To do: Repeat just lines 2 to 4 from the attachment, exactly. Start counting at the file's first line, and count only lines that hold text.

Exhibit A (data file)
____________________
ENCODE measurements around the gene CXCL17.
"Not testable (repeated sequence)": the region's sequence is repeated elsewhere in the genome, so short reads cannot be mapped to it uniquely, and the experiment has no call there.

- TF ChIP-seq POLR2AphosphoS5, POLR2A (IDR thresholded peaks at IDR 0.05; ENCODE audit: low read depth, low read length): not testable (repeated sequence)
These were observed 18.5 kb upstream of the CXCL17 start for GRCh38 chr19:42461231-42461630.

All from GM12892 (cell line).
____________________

"Not testable (repeated sequence)": the region's sequence is repeated elsewhere in the genome, so short reads cannot be mapped to it uniquely, and the experiment has no call there.

- TF ChIP-seq POLR2AphosphoS5, POLR2A (IDR thresholded peaks at IDR 0.05; ENCODE audit: low read depth, low read length): not testable (repeated sequence)
These were observed 18.5 kb upstream of the CXCL17 start for GRCh38 chr19:42461231-42461630.